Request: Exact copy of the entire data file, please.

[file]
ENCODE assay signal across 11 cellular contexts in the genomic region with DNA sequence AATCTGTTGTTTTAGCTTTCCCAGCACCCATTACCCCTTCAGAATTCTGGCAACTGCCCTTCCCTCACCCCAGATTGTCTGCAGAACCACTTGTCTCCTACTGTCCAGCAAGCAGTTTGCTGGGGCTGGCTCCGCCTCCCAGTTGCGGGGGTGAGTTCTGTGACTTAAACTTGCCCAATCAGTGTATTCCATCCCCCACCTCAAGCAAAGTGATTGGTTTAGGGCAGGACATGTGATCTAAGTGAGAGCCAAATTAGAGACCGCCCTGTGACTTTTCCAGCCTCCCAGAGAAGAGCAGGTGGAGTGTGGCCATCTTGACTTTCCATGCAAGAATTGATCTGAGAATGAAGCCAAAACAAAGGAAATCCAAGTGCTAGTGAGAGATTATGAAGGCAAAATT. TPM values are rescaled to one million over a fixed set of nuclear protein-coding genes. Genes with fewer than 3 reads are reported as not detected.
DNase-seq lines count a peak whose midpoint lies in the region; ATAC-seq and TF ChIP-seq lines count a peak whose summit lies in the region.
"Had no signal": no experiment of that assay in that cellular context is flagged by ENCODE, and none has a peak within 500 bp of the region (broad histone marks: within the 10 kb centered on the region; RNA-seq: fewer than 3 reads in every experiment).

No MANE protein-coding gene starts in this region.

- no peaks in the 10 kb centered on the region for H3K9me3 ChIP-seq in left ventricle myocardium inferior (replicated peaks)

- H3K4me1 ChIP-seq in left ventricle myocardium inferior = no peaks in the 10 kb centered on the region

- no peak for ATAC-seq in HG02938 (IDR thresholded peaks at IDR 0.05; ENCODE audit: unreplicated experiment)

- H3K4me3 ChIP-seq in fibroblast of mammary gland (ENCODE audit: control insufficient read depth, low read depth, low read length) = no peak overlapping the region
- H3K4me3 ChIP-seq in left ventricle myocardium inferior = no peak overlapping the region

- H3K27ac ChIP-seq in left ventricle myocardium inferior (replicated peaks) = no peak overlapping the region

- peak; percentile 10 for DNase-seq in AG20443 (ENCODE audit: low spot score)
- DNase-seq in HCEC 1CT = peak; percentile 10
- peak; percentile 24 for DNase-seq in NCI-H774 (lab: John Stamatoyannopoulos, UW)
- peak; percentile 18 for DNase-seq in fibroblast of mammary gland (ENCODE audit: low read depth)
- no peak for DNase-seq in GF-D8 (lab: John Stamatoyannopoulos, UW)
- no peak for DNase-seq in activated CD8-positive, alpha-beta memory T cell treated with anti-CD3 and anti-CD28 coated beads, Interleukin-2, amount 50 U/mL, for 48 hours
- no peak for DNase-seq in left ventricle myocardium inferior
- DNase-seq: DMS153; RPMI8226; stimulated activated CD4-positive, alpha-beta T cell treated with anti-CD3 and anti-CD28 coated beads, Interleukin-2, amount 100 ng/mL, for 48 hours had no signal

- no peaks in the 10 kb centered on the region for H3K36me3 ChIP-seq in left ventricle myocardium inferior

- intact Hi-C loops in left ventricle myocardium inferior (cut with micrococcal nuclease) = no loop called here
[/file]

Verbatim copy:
ENCODE assay signal across 11 cellular contexts in the genomic region with DNA sequence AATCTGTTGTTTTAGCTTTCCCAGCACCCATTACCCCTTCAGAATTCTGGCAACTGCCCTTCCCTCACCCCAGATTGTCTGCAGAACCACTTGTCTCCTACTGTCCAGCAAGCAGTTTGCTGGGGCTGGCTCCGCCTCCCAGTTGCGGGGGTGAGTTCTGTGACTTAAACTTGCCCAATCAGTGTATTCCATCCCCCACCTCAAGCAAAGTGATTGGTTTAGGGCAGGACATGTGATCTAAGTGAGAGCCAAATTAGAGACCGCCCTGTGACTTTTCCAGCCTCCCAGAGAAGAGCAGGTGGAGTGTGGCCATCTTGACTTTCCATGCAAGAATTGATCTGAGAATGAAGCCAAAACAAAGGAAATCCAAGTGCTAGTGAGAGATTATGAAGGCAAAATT. TPM values are rescaled to one million over a fixed set of nuclear protein-coding genes. Genes with fewer than 3 reads are reported as not detected.
DNase-seq lines count a peak whose midpoint lies in the region; ATAC-seq and TF ChIP-seq lines count a peak whose summit lies in the region.
"Had no signal": no experiment of that assay in that cellular context is flagged by ENCODE, and none has a peak within 500 bp of the region (broad histone marks: within the 10 kb centered on the region; RNA-seq: fewer than 3 reads in every experiment).

No MANE protein-coding gene starts in this region.

- no peaks in the 10 kb centered on the region for H3K9me3 ChIP-seq in left ventricle myocardium inferior (replicated peaks)

- H3K4me1 ChIP-seq in left ventricle myocardium inferior = no peaks in the 10 kb centered on the region

- no peak for ATAC-seq in HG02938 (IDR thresholded peaks at IDR 0.05; ENCODE audit: unreplicated experiment)

- H3K4me3 ChIP-seq in fibroblast of mammary gland (ENCODE audit: control insufficient read depth, low read depth, low read length) = no peak overlapping the region
- H3K4me3 ChIP-seq in left ventricle myocardium inferior = no peak overlapping the region

- H3K27ac ChIP-seq in left ventricle myocardium inferior (replicated peaks) = no peak overlapping the region

- peak; percentile 10 for DNase-seq in AG20443 (ENCODE audit: low spot score)
- DNase-seq in HCEC 1CT = peak; percentile 10
- peak; percentile 24 for DNase-seq in NCI-H774 (lab: John Stamatoyannopoulos, UW)
- peak; percentile 18 for DNase-seq in fibroblast of mammary gland (ENCODE audit: low read depth)
- no peak for DNase-seq in GF-D8 (lab: John Stamatoyannopoulos, UW)
- no peak for DNase-seq in activated CD8-positive, alpha-beta memory T cell treated with anti-CD3 and anti-CD28 coated beads, Interleukin-2, amount 50 U/mL, for 48 hours
- no peak for DNase-seq in left ventricle myocardium inferior
- DNase-seq: DMS153; RPMI8226; stimulated activated CD4-positive, alpha-beta T cell treated with anti-CD3 and anti-CD28 coated beads, Interleukin-2, amount 100 ng/mL, for 48 hours had no signal

- no peaks in the 10 kb centered on the region for H3K36me3 ChIP-seq in left ventricle myocardium inferior

- intact Hi-C loops in left ventricle myocardium inferior (cut with micrococcal nuclease) = no loop called here